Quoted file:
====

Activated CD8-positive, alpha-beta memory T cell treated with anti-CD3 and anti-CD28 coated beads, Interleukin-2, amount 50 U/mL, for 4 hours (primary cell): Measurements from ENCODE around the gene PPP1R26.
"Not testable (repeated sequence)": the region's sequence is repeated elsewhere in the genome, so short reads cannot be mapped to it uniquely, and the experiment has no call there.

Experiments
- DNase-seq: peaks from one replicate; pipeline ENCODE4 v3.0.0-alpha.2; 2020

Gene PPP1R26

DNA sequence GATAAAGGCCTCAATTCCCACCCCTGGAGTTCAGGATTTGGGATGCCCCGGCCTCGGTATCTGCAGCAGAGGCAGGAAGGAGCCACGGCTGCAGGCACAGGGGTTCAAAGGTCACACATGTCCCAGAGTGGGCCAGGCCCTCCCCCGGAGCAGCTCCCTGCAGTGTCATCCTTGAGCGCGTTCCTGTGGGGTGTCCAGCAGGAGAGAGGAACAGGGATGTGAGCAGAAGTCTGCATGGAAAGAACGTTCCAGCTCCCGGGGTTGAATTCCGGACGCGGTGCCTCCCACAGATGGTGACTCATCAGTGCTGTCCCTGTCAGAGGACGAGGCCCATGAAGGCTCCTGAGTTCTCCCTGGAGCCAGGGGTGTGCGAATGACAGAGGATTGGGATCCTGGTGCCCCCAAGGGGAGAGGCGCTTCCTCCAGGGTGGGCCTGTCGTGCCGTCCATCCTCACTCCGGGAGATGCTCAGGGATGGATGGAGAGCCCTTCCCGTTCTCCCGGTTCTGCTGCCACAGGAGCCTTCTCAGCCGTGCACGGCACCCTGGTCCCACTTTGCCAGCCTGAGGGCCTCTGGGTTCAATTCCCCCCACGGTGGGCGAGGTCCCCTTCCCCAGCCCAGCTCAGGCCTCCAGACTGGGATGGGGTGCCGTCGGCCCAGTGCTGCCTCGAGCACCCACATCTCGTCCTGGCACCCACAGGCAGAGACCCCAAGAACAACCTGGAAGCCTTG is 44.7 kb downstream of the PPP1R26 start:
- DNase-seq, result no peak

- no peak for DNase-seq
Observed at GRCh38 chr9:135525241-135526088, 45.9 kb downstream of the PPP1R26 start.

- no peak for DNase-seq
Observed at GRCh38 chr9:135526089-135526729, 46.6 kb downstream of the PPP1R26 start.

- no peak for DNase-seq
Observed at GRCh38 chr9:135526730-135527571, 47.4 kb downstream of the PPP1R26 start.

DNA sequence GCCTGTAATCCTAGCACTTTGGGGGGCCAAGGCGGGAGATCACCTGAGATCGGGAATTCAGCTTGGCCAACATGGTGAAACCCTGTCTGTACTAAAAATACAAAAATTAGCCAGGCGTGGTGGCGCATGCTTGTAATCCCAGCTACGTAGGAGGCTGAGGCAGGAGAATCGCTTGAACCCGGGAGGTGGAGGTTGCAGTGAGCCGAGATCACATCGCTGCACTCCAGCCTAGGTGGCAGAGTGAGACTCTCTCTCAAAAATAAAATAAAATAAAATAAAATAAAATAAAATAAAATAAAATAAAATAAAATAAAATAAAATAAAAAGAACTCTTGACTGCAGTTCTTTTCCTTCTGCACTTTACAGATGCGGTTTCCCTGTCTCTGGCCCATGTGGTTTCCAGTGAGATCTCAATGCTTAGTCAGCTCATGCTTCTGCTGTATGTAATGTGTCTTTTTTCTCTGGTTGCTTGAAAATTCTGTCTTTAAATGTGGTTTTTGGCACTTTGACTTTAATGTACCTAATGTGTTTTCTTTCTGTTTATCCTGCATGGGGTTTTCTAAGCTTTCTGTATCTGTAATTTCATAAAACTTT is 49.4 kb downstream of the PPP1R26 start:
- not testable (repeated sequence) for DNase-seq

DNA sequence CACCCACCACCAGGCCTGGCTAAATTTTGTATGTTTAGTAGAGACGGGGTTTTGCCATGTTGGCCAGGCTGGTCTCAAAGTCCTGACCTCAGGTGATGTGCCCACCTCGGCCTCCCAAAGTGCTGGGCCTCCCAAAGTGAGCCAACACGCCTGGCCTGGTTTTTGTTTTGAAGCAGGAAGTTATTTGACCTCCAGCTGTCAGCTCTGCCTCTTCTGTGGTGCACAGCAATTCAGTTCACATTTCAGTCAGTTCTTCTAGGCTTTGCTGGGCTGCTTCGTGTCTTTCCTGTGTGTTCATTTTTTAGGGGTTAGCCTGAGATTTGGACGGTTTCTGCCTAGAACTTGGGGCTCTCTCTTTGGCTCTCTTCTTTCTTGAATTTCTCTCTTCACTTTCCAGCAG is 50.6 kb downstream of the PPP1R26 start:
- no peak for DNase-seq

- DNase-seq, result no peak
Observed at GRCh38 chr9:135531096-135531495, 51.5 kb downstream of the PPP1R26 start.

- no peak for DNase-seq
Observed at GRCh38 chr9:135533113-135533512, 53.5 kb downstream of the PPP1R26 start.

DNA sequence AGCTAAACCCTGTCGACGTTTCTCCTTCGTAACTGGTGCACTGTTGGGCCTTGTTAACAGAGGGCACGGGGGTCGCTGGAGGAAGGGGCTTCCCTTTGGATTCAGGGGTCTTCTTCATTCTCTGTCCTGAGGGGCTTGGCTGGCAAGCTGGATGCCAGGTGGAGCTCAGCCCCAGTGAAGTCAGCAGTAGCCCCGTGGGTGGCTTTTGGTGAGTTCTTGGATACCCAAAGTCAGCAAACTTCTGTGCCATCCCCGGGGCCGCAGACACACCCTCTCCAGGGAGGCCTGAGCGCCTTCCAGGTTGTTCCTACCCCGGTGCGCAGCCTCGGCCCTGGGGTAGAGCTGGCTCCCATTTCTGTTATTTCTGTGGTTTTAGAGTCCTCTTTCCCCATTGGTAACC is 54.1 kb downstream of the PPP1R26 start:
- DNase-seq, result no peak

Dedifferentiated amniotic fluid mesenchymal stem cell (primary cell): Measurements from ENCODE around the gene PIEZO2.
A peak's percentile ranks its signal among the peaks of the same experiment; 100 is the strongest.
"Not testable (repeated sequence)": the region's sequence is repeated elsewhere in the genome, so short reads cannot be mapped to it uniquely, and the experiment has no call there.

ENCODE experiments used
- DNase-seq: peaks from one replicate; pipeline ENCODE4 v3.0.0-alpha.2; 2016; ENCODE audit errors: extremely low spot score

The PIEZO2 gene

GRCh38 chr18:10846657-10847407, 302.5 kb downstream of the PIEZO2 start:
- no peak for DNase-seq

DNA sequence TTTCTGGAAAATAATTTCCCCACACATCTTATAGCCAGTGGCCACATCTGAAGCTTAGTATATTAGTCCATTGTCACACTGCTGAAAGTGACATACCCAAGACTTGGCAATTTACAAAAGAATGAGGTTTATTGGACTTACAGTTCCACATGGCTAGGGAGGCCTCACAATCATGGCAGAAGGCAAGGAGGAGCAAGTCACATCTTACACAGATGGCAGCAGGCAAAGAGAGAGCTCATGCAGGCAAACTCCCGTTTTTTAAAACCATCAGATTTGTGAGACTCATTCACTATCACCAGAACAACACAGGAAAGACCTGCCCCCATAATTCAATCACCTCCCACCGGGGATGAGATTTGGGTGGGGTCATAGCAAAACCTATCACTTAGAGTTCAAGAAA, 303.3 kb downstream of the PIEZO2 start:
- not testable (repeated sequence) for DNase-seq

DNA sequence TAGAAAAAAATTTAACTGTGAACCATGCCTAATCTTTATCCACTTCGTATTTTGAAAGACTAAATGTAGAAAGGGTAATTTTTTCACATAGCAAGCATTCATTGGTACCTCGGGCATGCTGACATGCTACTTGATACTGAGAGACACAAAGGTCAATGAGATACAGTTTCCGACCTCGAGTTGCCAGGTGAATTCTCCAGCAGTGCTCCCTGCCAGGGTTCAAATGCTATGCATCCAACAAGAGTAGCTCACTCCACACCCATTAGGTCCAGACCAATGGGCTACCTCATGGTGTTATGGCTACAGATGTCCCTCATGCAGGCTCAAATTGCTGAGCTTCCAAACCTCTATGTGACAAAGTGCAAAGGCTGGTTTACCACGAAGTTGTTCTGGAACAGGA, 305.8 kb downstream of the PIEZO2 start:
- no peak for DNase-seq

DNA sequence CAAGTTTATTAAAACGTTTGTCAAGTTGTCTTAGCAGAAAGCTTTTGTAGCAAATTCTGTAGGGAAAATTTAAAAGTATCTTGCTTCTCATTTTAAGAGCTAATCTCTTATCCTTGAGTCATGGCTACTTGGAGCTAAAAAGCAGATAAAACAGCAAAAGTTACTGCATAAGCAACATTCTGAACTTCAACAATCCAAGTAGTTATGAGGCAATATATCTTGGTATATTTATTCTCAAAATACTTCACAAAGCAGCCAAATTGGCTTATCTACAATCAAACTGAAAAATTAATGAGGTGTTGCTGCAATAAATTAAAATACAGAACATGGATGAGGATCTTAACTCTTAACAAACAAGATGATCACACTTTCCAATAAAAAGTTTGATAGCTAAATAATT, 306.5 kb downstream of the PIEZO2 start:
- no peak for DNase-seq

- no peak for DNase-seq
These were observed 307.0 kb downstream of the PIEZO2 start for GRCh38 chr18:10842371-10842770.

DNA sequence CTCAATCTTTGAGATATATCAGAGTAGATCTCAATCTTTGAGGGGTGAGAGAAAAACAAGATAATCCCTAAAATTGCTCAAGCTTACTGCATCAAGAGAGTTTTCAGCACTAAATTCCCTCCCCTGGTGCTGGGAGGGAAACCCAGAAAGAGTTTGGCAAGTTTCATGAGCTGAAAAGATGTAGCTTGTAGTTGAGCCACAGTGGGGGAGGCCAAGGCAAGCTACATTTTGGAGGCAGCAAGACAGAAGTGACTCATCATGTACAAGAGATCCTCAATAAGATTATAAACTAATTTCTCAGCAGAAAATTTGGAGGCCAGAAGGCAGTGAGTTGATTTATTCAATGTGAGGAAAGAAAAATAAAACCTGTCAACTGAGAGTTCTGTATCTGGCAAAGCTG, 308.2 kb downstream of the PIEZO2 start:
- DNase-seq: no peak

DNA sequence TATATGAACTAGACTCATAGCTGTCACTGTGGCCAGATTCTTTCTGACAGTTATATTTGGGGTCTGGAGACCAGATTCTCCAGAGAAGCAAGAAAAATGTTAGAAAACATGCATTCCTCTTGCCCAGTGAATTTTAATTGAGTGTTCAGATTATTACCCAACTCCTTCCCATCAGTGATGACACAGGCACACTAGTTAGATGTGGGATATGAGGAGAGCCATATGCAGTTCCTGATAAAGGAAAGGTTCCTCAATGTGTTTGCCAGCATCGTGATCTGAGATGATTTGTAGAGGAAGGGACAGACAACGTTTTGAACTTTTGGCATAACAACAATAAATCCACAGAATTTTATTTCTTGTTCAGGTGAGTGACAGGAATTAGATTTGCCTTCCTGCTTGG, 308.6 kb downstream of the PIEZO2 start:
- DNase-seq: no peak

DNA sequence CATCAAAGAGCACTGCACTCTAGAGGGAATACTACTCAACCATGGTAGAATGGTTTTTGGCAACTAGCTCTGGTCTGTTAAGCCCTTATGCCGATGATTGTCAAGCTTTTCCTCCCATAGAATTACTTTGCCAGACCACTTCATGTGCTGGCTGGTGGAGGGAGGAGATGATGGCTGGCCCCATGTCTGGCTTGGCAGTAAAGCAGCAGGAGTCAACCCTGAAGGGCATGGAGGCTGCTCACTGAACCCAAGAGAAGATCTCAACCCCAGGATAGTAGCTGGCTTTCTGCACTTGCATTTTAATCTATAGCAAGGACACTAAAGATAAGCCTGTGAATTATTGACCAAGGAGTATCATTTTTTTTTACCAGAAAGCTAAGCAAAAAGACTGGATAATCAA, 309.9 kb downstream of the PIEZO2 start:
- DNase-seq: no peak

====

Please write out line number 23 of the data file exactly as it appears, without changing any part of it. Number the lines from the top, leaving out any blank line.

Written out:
- DNase-seq, result no peak